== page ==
It is Francis Ford Coppola's first movie in a decade, and the Oscar-winning director said Saturday that audiences should be in no hurry before deciding if "Youth Without Youth" is good or bad.
"Youth Without Youth" is Coppola's first movie since "The Rainmaker" in 1997. It was having its public premiere Saturday evening at the Rome Film Festival.
At an earlier screening for the press, reactions were mixed, and Coppola asked people to see it more than once.
"When you venture into new territories ... you know that it's different than 'Spider-Man' or 'Shrek' or other films that are immediately met with success. So, part of being an artist who wants to look at new areas (is knowing that) it will take a while for people to be familiar with the film," he said. "I only ask you to think that my film was interesting."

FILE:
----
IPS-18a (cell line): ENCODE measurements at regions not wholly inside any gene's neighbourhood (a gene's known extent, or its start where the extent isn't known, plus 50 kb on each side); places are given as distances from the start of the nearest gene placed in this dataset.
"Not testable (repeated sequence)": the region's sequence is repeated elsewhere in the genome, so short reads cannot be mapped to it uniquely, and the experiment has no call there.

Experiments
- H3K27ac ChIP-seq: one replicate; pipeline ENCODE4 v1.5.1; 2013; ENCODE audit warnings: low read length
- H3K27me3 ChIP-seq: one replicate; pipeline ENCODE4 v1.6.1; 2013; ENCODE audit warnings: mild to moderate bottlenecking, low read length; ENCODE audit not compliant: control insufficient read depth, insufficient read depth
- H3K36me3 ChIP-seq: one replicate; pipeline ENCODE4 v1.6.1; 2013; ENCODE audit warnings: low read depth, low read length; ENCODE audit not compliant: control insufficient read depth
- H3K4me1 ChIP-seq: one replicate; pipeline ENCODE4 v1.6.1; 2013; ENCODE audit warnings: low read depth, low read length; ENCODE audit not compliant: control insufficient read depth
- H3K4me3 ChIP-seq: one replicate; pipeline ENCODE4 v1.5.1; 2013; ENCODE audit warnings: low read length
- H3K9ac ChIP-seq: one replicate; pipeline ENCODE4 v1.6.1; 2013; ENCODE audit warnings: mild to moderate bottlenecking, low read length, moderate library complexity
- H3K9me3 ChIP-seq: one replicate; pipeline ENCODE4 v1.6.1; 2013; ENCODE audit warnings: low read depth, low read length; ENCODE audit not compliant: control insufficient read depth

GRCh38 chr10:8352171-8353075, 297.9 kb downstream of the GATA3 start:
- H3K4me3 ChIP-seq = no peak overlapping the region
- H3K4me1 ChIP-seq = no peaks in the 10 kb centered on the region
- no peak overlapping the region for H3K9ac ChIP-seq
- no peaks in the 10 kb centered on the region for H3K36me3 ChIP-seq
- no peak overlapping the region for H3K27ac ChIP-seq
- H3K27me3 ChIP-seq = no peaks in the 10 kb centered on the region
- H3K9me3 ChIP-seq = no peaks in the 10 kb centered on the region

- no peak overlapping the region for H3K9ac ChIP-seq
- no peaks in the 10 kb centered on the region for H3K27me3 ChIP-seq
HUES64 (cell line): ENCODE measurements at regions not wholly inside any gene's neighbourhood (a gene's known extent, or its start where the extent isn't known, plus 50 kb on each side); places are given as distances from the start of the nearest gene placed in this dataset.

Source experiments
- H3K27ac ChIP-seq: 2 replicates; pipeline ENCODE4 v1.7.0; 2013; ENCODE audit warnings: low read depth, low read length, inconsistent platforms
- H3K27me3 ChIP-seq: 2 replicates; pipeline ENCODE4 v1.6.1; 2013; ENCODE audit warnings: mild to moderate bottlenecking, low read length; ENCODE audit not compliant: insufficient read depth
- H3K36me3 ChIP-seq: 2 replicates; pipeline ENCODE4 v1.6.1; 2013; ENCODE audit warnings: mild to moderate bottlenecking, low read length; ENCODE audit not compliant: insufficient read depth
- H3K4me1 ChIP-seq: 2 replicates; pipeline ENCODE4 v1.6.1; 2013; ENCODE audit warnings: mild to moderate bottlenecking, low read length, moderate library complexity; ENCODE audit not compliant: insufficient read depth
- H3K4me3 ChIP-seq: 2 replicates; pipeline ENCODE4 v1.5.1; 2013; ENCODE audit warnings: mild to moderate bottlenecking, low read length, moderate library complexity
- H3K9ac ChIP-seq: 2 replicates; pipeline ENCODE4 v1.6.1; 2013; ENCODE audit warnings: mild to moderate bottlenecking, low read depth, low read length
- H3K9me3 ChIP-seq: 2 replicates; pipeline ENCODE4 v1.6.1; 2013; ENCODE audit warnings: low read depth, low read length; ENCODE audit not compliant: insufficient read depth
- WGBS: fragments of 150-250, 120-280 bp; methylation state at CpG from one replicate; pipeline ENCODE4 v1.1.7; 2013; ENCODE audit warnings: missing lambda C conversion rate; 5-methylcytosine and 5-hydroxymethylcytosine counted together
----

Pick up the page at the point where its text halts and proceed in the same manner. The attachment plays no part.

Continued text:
Turned into a fugitive, he is also tormented by dreams of his lost love.
With intensity, Tim Roth plays the professor struggling with old age and the promises of a new youth.
The movie "begins with an older man who feels his life has not led to his goal, his desire to finish a great work and he is still haunted by dreams of the young girl he foolishly lost when he was younger," Coppola told reporters. "He wakes up and weeps, as I'm sure many old people do who find themselves alone."
The film, shot in Romania, is adapted from a novella by the Romanian philosopher-author Mircea Eliade.